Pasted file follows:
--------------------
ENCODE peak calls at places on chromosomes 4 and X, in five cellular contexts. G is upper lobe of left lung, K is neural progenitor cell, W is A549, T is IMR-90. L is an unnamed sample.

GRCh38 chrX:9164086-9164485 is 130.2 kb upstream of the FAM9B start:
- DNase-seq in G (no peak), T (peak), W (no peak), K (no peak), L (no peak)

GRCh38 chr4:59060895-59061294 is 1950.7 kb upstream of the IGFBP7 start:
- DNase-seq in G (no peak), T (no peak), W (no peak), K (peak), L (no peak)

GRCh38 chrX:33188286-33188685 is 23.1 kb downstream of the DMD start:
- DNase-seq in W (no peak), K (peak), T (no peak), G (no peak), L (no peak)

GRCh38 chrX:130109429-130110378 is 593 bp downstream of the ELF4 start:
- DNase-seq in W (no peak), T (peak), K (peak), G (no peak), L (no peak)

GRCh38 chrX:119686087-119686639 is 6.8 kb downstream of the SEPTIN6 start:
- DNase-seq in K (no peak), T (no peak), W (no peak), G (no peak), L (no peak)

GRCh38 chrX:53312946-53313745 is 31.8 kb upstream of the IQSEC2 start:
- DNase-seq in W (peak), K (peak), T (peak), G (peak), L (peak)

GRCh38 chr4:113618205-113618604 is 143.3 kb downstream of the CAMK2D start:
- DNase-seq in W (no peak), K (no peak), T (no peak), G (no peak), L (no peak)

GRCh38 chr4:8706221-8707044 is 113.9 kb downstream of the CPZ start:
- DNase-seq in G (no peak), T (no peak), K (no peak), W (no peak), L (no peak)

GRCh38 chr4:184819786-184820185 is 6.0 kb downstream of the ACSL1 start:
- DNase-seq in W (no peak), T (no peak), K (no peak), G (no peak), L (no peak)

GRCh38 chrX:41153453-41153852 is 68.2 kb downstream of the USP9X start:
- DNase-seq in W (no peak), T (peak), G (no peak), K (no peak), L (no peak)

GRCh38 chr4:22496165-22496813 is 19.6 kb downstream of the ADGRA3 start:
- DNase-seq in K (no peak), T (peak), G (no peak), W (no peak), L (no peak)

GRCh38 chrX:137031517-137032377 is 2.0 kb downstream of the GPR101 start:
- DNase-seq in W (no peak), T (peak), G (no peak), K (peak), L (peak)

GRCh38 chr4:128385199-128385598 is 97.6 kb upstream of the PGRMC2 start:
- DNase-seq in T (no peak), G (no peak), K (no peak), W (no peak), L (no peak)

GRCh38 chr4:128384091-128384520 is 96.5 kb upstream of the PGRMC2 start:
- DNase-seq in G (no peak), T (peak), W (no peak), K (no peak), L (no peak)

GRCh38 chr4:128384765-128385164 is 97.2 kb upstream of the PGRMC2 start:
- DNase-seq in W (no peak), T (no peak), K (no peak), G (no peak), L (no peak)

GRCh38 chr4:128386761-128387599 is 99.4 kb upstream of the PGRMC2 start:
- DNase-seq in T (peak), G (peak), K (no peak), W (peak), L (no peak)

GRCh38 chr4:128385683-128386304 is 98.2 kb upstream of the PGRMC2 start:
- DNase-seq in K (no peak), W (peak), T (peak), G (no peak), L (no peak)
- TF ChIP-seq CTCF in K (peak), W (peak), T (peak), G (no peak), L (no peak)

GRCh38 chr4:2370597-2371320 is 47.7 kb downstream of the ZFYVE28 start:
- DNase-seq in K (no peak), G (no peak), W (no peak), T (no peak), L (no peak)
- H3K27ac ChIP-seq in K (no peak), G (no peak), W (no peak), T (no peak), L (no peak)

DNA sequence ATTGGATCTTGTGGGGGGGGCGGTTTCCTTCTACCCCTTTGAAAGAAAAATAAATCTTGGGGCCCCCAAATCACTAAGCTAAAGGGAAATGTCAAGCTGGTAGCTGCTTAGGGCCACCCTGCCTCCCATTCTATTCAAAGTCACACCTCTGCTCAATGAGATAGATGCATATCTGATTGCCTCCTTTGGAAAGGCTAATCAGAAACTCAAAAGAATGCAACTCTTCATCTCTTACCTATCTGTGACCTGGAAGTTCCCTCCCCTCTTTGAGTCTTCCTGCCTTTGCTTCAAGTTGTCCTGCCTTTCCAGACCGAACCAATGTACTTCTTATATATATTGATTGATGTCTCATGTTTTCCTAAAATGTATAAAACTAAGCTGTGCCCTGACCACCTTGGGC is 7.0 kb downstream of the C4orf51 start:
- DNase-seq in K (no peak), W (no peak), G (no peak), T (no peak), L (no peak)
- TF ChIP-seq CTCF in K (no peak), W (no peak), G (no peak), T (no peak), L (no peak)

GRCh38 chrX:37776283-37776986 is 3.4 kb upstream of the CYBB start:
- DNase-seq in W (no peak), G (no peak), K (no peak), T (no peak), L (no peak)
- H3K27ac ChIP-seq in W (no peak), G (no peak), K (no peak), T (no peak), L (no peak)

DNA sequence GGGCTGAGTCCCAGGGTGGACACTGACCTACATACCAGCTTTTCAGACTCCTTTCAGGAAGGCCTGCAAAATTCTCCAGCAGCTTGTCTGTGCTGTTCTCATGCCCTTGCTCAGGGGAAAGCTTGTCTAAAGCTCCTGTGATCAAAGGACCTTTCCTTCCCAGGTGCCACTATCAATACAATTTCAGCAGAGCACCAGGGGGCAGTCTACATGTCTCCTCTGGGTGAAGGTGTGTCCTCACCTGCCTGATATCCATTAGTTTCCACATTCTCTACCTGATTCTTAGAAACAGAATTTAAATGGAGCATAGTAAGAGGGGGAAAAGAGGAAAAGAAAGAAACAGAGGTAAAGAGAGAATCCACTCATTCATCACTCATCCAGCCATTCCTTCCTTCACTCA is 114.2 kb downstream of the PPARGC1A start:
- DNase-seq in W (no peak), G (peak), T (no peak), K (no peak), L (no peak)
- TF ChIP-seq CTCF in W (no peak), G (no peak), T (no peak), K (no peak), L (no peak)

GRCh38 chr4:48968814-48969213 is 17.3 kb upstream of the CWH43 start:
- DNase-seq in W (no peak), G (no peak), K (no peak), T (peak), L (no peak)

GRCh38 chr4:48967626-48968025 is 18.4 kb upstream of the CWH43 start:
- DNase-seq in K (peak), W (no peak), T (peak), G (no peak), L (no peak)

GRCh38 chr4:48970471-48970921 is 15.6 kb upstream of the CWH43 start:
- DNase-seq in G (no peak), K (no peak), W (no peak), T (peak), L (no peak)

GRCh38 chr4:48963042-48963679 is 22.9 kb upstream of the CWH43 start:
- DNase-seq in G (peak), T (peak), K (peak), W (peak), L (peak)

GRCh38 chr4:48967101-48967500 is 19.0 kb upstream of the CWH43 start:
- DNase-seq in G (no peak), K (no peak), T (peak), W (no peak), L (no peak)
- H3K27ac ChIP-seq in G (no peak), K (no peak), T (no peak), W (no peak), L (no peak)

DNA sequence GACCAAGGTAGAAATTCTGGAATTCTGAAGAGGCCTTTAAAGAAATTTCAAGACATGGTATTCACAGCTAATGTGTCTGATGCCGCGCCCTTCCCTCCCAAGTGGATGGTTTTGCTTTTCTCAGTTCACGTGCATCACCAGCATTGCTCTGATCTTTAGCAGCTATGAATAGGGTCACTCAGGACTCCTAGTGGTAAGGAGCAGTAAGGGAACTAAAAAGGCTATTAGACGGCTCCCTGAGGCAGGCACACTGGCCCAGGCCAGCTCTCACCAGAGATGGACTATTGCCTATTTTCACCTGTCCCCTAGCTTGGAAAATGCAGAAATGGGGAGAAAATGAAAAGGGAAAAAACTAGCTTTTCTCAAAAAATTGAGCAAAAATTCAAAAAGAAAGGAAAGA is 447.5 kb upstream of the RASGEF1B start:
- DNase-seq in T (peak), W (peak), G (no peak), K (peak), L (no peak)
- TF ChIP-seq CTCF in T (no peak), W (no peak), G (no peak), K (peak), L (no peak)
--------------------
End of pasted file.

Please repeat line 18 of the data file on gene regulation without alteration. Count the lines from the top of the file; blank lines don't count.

GRCh38 chr4:184819786-184820185 is 6.0 kb downstream of the ACSL1 start: